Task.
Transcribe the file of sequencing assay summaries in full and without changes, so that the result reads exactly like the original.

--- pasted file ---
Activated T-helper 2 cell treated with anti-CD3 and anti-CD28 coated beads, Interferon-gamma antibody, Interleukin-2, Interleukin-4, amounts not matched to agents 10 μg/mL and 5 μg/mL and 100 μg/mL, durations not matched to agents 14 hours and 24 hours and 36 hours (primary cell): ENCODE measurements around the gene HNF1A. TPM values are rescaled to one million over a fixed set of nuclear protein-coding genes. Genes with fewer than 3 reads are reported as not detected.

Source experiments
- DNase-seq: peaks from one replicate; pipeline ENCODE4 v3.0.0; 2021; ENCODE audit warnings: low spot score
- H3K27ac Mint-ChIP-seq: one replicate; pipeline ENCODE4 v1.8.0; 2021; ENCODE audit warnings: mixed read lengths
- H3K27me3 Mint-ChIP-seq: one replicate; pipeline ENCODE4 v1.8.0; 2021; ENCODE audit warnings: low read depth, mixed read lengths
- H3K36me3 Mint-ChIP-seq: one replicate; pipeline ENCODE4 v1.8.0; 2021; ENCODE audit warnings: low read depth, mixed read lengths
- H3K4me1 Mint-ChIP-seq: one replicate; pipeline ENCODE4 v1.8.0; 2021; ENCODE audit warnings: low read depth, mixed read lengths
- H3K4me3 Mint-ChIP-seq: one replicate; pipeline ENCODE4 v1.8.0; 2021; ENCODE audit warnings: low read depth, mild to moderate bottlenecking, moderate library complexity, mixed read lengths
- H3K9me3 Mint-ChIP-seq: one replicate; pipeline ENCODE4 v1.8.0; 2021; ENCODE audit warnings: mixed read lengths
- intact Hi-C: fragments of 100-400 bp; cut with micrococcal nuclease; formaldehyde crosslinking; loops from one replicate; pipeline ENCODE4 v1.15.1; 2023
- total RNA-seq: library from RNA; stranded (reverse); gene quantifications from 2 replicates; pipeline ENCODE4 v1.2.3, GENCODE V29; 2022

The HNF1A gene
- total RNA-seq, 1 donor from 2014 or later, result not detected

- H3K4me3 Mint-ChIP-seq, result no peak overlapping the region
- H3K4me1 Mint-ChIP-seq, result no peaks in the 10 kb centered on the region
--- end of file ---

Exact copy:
Activated T-helper 2 cell treated with anti-CD3 and anti-CD28 coated beads, Interferon-gamma antibody, Interleukin-2, Interleukin-4, amounts not matched to agents 10 μg/mL and 5 μg/mL and 100 μg/mL, durations not matched to agents 14 hours and 24 hours and 36 hours (primary cell): ENCODE measurements around the gene HNF1A. TPM values are rescaled to one million over a fixed set of nuclear protein-coding genes. Genes with fewer than 3 reads are reported as not detected.

Source experiments
- DNase-seq: peaks from one replicate; pipeline ENCODE4 v3.0.0; 2021; ENCODE audit warnings: low spot score
- H3K27ac Mint-ChIP-seq: one replicate; pipeline ENCODE4 v1.8.0; 2021; ENCODE audit warnings: mixed read lengths
- H3K27me3 Mint-ChIP-seq: one replicate; pipeline ENCODE4 v1.8.0; 2021; ENCODE audit warnings: low read depth, mixed read lengths
- H3K36me3 Mint-ChIP-seq: one replicate; pipeline ENCODE4 v1.8.0; 2021; ENCODE audit warnings: low read depth, mixed read lengths
- H3K4me1 Mint-ChIP-seq: one replicate; pipeline ENCODE4 v1.8.0; 2021; ENCODE audit warnings: low read depth, mixed read lengths
- H3K4me3 Mint-ChIP-seq: one replicate; pipeline ENCODE4 v1.8.0; 2021; ENCODE audit warnings: low read depth, mild to moderate bottlenecking, moderate library complexity, mixed read lengths
- H3K9me3 Mint-ChIP-seq: one replicate; pipeline ENCODE4 v1.8.0; 2021; ENCODE audit warnings: mixed read lengths
- intact Hi-C: fragments of 100-400 bp; cut with micrococcal nuclease; formaldehyde crosslinking; loops from one replicate; pipeline ENCODE4 v1.15.1; 2023
- total RNA-seq: library from RNA; stranded (reverse); gene quantifications from 2 replicates; pipeline ENCODE4 v1.2.3, GENCODE V29; 2022

The HNF1A gene
- total RNA-seq, 1 donor from 2014 or later, result not detected

- H3K4me3 Mint-ChIP-seq, result no peak overlapping the region
- H3K4me1 Mint-ChIP-seq, result no peaks in the 10 kb centered on the region